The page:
2.1 Matter and Organic Compounds

Lesson Objectives

  • Define elements and compounds.
  • Explain why carbon is essential to life on Earth.
  • Describe the structure and function of the four major types of organic compounds.


Chapter 2.1 workbook pages

Get the workbook here: https://guesthollow.com/store/free-high-school-biology-workbook/


  • amino acid
    • small molecule that is a building block of proteins
  • carbohydrate
    • organic compound such as sugar or starch
  • chemical bond
    • force that holds molecules together
  • chemical reaction
    • process that changes some chemical substances into others
  • complementary base pair
    • pair of nucleotide bases that bond together—either adenine and thymine (or uracil) or cytosine and guanine
  • compound
    • substance with a unique, fixed composition that consists of two or more elements
  • DNA
    • double-stranded nucleic acid that makes up genes and chromosomes
  • double helix
    • double spiral shape of the DNA molecule
  • element
    • pure substance that cannot be broken down into other types of substances
  • lipid
    • organic compound such as fat or oil
  • matter
    • anything that takes up space and has mass
  • monosaccharide
    • simple sugar such as glucose that is a building block of carbohydrates
  • nucleic acid
    • organic compound such as DNA or RNA
  • nucleotide
    • small molecule containing a sugar, phosphate group, and base that is a building block of nucleic acids
  • organic compound
    • compound found in living things that contains mainly carbon
  • polynucleotide
    • chain of nucleotides that alone or with another such chain makes up a nucleic acid
  • polypeptide
    • chain of amino acids that alone or with other such chains makes up a protein
  • polysaccharide
    • chain of monosaccharides that makes up a complex carbohydrate such as starch
  • protein
    • organic compound made up of amino acids
  • RNA
    • single-stranded nucleic acid that helps make proteins
  • saturated fatty acid
    • molecule in lipids in which carbon atoms are bonded to as many hydrogen atoms as possible
  • unsaturated fatty acid
    • molecule in lipids in which some carbon atoms are bonded to other groups of atoms rather than to hydrogen atoms


If you look at your hand, what do you see? Um, your hand? NOT the answer I’m looking for. SKIN! There we go. You see skin, which consists of cells. But what are skin cells made of? Like all living cells, they are made of matter. In fact, all things are made of matter. Matter is anything that takes up space and has mass (the quantity of matter in an object). Matter, in turn, is made up of chemical substances. In this lesson you will learn about the chemical substances that make up living things.

Chemical Substances

A chemical substance is matter that has a definite composition. It also has the same composition throughout. A chemical substance may be either an element or a compound.


An element is a pure substance. It cannot be broken down into other types of substances. Each element is made up of just one type of atom. An atom is the smallest particle of an element that still has the properties of that element.

There are almost 120 known elements. As you can see from Figure below, the majority of elements are metals. Examples of metals are iron (Fe) and copper (Cu). Metals are shiny and good conductors of electricity and heat. Nonmetal elements are far fewer in number. They include hydrogen (H) and oxygen (O). They lack the properties of metals.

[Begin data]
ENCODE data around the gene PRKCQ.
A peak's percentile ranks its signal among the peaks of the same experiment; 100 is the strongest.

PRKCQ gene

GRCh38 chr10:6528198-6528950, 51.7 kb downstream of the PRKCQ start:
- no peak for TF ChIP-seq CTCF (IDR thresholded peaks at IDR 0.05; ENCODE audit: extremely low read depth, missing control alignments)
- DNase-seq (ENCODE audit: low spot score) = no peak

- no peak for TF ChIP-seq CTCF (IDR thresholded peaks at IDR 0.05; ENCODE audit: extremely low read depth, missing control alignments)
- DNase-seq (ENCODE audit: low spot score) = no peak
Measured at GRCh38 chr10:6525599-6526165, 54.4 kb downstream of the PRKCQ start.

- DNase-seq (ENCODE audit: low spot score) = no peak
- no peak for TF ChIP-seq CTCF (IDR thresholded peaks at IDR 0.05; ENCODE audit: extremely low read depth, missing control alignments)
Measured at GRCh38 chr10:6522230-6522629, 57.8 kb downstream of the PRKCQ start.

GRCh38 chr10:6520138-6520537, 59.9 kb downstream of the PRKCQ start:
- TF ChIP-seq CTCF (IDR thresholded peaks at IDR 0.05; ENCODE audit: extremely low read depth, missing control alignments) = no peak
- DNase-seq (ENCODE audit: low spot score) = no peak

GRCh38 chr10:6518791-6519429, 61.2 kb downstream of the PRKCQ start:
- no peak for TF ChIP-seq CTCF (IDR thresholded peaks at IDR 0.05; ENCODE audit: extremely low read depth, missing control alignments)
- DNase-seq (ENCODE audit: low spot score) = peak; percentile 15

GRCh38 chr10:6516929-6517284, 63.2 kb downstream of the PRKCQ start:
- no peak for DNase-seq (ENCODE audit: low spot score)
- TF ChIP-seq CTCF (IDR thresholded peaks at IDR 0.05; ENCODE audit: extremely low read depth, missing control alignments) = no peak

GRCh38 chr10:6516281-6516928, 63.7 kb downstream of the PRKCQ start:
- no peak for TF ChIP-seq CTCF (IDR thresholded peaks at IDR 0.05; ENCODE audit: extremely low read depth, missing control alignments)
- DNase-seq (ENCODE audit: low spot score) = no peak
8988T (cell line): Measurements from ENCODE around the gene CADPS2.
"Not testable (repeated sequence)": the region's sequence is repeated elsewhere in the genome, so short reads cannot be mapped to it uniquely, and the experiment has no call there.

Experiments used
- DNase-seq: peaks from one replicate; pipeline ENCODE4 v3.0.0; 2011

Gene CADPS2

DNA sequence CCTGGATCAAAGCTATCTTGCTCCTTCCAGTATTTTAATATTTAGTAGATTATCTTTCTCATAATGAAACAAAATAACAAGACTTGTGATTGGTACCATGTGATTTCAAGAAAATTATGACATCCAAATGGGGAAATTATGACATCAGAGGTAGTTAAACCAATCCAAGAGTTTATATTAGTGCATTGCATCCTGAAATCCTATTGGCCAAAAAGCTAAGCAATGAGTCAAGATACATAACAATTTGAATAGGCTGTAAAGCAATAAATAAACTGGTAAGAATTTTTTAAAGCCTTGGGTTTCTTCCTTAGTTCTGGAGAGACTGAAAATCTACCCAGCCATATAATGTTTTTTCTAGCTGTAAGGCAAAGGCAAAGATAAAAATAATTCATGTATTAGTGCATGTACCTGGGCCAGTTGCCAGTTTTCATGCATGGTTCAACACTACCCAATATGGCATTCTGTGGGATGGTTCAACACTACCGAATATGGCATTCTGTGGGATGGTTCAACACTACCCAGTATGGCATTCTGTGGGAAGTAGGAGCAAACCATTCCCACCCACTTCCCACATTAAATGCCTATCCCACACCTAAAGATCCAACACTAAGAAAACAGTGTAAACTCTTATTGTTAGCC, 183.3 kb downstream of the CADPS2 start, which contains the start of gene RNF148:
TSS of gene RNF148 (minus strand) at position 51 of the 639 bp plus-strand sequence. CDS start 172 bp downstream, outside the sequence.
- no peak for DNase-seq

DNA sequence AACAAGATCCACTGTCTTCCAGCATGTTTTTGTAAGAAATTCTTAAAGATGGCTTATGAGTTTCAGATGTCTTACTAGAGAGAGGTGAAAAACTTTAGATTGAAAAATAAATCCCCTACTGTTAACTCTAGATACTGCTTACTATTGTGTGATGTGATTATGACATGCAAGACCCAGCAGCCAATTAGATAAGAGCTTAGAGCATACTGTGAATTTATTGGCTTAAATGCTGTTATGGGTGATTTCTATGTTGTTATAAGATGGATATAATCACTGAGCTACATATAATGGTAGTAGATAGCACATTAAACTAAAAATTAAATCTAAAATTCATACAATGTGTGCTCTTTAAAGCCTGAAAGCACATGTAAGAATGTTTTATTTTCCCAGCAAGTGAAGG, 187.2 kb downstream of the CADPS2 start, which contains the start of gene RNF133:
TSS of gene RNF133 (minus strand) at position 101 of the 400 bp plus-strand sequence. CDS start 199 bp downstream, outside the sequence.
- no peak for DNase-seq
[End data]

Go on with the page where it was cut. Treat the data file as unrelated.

Periodic table of the elements
Periodic Table of the Elements. The periodic table of the elements arranges elements in groups based on their properties. The element most important to life is carbon (C). Find carbon in the table. What type of element is it, metal or nonmetal?


A compound is a substance that consists of two or more elements. A compound has a unique composition that is always the same. The smallest particle of a compound is called a molecule. Consider water as an example. A molecule of water always contains one atom of oxygen and two atoms of hydrogen. The composition of water is expressed by the chemical formula H2O. A model of a water molecule is shown in Figure below.

Water Molecule. A water molecule always has this composition, one atom of oxygen and two atoms of hydrogen.

What causes the atoms of a water molecule to “stick” together? The answer is chemical bonds. A chemical bond is a force that holds molecules together. Chemical bonds form when substances react with one another. A chemical reaction is a process that changes some chemical substances into others. A chemical reaction is needed to form a compound. Another chemical reaction is needed to separate the substances in a compound.

The Significance of Carbon

A compound found mainly in living things is known as an organic compound. Organic compounds make up the cells and other structures of organisms and carry out life processes. Carbon is the main element in organic compounds, so carbon is essential to life on Earth. Without carbon, life as we know it could not exist. Why is carbon so basic to life? The reason is carbon’s ability to form stable bonds with many elements, including itself. This property allows carbon to form a huge variety of very large and complex molecules. In fact, there are nearly 10 million carbon-based compounds in living things! However, the millions of organic compounds can be grouped into just four major types: carbohydrates, lipids, proteins, and nucleic acids. You can compare the four types below. Each type is also described below.